Thanksgiving success


Thanksgiving 2017 is a day that I will fondly remember.

Four cooks, two full days of work in the kitchen, about ten trips to the market and the corner store, and one beautiful evening of a meal eaten on the rooftop terrace by candlelight with thirty lovely people whose lives converged at one hostel on this one night.

img_7468-4Mashed potatoes in a traditional Moroccan serving dish

It was a lot of work (I know – all of you who have cooked Thanksgiving dinners before are saying, of course it is!) but also a lot of fun. Though I was exhausted by the end, I enjoyed the process of planning, cooking, and being the impetus to gather 30 people who didn’t know each other to celebrate like a family.

We ate together on the rooftop, looking out at the beautiful Rif mountains, the meal lit by candles and a few dim lamps. It was lovely. We had enough food for all 30 people, but just barely. There were definitely no leftovers this year!

IMG_7610Co-chefs looking a bit frazzled on Thanksgiving afternoon

My co-chef was an American named Aaron. I didn’t know him before, but he arrived at the hostel several days before Thanksgiving and thankfully decided he wanted to help. He and I did the bulk of the cooking, with Daniel taking the lead on gathering money from people who wanted to join in so that we didn’t end up funding the entire venture and an Australian friend helping with errands and spreading the word. Aaron took on the hardest parts of the meal – making the pie crust (his grandmother’s recipe) and gravy – among other things, and was a constant, steady presence with a great sense of humor.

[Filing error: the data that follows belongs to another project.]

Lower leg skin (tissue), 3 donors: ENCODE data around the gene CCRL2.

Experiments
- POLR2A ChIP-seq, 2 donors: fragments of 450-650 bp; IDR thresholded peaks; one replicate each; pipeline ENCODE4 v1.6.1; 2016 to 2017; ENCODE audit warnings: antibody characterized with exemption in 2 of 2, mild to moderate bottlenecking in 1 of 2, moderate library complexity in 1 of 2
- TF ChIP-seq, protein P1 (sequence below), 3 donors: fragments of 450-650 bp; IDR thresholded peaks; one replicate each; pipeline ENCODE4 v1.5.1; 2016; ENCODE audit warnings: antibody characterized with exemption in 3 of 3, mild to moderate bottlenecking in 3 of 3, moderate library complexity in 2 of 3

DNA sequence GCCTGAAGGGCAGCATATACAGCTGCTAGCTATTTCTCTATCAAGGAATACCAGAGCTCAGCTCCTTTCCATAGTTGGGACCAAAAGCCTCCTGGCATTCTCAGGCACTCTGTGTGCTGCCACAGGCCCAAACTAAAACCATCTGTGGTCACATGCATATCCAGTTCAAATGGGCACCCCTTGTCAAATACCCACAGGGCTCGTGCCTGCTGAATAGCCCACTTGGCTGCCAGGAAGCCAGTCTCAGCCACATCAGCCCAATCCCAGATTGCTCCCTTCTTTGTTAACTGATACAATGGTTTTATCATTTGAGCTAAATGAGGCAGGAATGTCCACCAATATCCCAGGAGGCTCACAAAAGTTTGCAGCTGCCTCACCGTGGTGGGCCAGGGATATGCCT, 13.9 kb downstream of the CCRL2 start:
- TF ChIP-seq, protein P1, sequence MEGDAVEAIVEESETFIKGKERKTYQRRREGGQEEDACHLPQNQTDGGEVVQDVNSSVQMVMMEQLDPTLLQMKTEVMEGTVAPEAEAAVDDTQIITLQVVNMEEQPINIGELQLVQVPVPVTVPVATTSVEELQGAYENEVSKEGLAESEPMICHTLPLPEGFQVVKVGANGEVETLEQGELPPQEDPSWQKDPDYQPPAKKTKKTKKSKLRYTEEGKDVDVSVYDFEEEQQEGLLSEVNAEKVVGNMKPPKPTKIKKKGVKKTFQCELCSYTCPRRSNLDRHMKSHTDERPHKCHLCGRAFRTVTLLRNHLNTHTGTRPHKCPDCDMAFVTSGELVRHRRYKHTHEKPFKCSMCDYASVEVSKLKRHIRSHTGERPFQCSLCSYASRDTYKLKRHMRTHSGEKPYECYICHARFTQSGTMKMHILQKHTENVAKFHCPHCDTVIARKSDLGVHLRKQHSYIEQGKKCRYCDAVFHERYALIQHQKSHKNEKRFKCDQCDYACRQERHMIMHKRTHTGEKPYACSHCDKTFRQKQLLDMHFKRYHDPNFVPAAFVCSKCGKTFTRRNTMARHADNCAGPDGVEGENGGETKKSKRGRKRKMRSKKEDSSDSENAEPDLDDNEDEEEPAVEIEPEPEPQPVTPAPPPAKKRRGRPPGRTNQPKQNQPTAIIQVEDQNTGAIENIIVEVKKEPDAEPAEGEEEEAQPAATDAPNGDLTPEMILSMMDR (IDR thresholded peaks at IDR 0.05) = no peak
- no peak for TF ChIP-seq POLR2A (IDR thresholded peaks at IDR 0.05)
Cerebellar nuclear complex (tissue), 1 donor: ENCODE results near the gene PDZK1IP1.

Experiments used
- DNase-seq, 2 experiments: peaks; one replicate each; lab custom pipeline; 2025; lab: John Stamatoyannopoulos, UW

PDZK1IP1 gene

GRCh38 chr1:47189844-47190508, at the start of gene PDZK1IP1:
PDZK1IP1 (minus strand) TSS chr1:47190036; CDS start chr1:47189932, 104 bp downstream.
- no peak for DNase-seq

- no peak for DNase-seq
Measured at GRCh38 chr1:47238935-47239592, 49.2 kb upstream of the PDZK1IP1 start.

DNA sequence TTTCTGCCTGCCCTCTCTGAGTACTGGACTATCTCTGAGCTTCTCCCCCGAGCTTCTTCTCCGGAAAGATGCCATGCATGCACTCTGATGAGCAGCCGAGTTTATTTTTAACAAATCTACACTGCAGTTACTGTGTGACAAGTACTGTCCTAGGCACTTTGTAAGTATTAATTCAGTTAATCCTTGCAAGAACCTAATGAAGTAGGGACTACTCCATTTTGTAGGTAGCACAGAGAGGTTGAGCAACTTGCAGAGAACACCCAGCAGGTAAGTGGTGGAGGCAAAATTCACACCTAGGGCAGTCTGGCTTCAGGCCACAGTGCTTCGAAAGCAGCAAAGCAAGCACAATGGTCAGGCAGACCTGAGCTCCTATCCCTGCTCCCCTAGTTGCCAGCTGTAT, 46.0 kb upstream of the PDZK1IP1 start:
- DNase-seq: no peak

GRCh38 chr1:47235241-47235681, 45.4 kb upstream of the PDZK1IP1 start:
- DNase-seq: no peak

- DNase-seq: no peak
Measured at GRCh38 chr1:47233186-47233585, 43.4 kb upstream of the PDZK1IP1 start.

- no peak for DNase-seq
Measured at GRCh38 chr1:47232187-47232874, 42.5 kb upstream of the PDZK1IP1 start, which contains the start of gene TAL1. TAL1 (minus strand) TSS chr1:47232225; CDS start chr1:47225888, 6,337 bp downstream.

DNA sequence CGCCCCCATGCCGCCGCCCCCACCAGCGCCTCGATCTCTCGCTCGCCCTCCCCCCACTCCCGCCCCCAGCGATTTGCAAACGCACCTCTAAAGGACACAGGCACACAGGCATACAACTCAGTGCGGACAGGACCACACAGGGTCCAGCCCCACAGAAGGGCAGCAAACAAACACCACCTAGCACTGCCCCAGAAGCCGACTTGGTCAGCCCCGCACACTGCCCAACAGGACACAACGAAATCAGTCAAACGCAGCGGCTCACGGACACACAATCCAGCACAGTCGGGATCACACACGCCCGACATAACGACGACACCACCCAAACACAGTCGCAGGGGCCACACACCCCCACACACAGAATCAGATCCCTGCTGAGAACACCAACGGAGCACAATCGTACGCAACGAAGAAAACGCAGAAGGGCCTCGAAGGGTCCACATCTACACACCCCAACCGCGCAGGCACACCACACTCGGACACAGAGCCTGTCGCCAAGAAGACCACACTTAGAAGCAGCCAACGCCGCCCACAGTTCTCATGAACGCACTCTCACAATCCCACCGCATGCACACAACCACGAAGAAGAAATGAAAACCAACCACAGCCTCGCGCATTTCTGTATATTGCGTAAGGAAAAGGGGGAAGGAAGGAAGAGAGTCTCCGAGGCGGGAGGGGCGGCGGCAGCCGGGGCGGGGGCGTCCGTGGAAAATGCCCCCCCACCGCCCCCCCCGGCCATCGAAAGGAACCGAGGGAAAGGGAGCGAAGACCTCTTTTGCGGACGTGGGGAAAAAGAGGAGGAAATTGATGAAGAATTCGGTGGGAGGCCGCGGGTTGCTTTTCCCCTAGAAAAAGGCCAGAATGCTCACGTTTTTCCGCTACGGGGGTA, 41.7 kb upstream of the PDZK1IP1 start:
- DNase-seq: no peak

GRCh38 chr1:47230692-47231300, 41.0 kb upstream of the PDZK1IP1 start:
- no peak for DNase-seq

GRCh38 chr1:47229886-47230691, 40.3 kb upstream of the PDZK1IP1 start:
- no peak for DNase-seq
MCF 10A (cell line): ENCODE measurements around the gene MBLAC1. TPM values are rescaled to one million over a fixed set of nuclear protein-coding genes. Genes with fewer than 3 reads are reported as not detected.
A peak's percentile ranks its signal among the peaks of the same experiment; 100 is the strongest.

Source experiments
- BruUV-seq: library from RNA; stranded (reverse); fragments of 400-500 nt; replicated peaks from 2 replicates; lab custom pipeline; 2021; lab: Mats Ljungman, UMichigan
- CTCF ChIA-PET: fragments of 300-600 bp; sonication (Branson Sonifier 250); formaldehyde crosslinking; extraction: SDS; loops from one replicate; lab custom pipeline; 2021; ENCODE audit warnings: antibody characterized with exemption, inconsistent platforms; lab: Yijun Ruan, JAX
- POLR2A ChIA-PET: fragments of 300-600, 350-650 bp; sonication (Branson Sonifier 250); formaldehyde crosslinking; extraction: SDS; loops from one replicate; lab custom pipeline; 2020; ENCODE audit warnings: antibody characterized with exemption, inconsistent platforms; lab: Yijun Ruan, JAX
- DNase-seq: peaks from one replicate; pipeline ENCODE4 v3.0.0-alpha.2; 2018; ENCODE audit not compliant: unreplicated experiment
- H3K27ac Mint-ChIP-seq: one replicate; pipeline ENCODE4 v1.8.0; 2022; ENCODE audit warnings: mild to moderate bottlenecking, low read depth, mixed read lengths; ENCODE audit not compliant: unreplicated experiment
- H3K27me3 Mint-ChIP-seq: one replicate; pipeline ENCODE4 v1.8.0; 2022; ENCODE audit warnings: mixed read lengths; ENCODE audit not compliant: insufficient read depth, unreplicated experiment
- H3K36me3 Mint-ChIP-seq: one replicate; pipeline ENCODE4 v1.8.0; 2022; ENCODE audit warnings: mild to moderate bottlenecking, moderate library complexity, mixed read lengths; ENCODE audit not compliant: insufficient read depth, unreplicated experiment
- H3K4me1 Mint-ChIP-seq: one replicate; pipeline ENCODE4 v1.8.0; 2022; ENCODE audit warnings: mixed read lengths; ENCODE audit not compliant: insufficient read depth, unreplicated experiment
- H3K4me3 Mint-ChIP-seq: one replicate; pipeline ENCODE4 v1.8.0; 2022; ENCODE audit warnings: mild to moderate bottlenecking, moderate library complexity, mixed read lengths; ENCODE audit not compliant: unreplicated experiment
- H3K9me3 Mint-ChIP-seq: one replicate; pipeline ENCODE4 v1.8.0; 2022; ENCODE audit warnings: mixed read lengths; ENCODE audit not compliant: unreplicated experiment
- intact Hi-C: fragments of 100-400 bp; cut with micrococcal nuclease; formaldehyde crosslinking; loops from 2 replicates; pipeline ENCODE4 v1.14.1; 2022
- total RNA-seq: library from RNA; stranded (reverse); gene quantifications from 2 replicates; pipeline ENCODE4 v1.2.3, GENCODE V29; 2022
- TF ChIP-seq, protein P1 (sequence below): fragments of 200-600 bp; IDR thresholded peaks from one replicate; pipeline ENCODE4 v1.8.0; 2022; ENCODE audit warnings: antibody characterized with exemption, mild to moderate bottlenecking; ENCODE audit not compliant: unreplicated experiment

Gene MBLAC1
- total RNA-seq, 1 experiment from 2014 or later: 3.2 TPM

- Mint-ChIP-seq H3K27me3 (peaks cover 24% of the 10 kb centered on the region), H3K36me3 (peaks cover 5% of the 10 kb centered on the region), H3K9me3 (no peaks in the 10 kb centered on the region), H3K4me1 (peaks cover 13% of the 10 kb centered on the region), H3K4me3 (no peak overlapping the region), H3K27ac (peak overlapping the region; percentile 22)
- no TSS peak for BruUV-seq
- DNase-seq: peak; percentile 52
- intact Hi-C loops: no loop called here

IMG_3555Aaron and me outside the hostel on his last day in Chefchaouen (Photo by the amazing Rachel McCoy – check out her Instagram @rachel.mccoy)

After the dinner, a small group of us gathered to share what we were thankful for this year. There were some themes that you might expect – the ability to travel, to be here in Morocco, language abilities to communicate with others, one person said RyanAir (a very cheap European airline that enables a lot of people to travel for little money), the community we had built at the hostel, etc. For me, at the top of my list was my co-chef, Aaron, for sticking with the process throughout the entire two days and really making it possible to pull off this enormous undertaking.

Daniel ended up doing dishes until 5am that night, so he also gets a Thanksgiving MVP award:) Personally, I was in bed by 11 that night, full and happy.

Definitely a beautiful day, despite being so far from family and home, but I don’t think I will be spearheading any more big meals for a while:)

Thanksgiving in Morocco

As I write this, it’s after 2am on Thanksgiving morning and I am sitting in the kitchen on the rooftop of our hostel in Chefchaouen, Morocco, being warmed by the oven next to me, taking in the smell of apple pie baking, and basking in simple happiness.

I decided a few weeks ago that I wanted to do an international Thanksgiving celebration here in Chefchaouen.

Thanksgiving is my favorite holiday and I wanted to celebrate it and share some of my culture with others. I also knew I would be sad to be away from my family during the holidays and figured the best balm for that would be to create a feeling of home away from home.

I started talking about my plans to everyone who would listen, and as the day got closer, people got interested in joining the celebration. A small group of chefs formed to take on the challenge of making this meal, despite a small kitchen space and limited ingredients.